Posted: Sat Feb 09, 2008 2:37 am
The sizing difficulty I had was with low brass hulls. It turns out that several so-called "once fired" Win AA-HS hulls that I bought were multi-fires. I even had one that would not resize, because the brass near the bottom would start to collapse and bell out the closer I got to the bottom. I even had several hulls that had violently distorted primers, crimp pin holes, and crimp line splits. I had to take them back. I found that the company ultimately sourced them from Graf & Sons. I will not buy hulls from G&S, directly or indirectly. I always ask suppliers where they get them from.
Posted: Sat Feb 09, 2008 2:59 am
I don't see any of that in hulls I buy. I have bought them from several sources. You might want to try Guns Unlimited in Omaha, NE
Search them out on Google and give them a phone call. Very reasonable prices for AA hulls and shipping is not bad.
Posted: Tue Nov 13, 2012 10:02 am
Has anyone reloaded cast sabots in 2 3/4 shotshells yet? Lee claims this can be done with standard shot wads, so I am curious whether it would be worth the investment. I shoot trap regularly, so I have hulls for days, and I have plenty of lead for casting.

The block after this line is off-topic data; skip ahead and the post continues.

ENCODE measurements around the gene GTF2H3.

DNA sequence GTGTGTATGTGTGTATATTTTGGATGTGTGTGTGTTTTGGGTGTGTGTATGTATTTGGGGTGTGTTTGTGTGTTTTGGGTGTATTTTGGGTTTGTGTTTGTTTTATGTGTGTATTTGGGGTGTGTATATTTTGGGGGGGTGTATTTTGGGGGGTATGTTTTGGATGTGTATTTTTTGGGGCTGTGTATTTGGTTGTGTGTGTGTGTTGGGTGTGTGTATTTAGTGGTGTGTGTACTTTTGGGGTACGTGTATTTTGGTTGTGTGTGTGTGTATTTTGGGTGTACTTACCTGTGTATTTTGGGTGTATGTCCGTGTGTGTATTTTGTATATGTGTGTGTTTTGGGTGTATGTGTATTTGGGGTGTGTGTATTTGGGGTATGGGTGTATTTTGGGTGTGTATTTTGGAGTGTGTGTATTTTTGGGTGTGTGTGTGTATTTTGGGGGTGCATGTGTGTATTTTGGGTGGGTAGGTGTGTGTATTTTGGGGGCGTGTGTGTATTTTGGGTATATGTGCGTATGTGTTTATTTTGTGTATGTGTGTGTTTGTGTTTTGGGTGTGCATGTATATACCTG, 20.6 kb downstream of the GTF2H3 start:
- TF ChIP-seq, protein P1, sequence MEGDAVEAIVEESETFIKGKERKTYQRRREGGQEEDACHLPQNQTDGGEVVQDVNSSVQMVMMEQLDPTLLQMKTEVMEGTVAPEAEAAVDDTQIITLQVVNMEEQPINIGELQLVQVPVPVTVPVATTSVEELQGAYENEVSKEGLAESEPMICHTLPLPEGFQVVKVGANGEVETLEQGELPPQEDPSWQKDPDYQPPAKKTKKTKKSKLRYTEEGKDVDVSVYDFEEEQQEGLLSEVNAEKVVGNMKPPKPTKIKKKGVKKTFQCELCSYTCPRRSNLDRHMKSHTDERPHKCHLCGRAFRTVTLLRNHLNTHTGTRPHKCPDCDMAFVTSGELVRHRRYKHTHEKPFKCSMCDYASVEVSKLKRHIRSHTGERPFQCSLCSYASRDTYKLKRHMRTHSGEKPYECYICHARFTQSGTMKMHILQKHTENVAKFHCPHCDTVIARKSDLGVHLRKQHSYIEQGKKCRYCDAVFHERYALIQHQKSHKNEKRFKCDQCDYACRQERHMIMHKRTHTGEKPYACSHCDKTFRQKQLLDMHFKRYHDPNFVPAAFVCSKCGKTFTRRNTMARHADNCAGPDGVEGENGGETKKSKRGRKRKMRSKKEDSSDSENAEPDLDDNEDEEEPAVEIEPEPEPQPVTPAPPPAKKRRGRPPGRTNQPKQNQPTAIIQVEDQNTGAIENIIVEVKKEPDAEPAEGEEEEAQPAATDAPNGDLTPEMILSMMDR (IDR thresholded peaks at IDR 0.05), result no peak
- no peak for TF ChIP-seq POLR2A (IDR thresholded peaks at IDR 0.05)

Posted: Sat Sep 20, 2014 1:44 am
Doesn't seem like a lot of activity here so I thought I'd add this.
I'm keeping my eyes open for a Mec, but have been using my load all for years.
I have yet to load a smokeless round on it though. Since I shoot CAS Frontiersman class or Frontier Cartridge, I need black powder loaded shot shells. This little press works wonders for that. I did have to make one small modification for roll crimping though, I double sided taped a piece of 1/4" thick wood under the central station so trimmed hulls would be tall enough for the loading fingers to be all the way in the hull. When doing a normal crimp I just pop the square of wood off and load normally.
My normal operation is to size/deprime, then prime 10-15 hulls, hand dip the powder, place in the center station, over powder wad, lubed felt wad, card, drop shot, if it's going to be roll crimped then another card, if normal crimp then on to the crimp stations. If roll crimp then to the side to be crimped later in my drill press.
I've used shells of every stripe collected from the range with hardly any issues, including ones with rusty primers that have shot multiple loads of black.
For such a flimsily, cheap made item it really does a good job.
Posted: Mon Mar 23, 2015 5:27 pm
I don't do a lot of shotgun shooting anymore but, at one time, I used to on dove & quail hunting. During that time I wanted to do shotshell reloading but didn't want to spend a lot of money on the equipment. This was many years back &, at that time, I was eyeballing the Lee Load-All press but was very skeptical because of how cheap, or inexpensive it looked. I wasn't sure I wouldn't be wasting my money.
With the positive testimonials here, I may go ahead & get one now, even though I still don't shoot much. Maybe I'll start if it produces good results.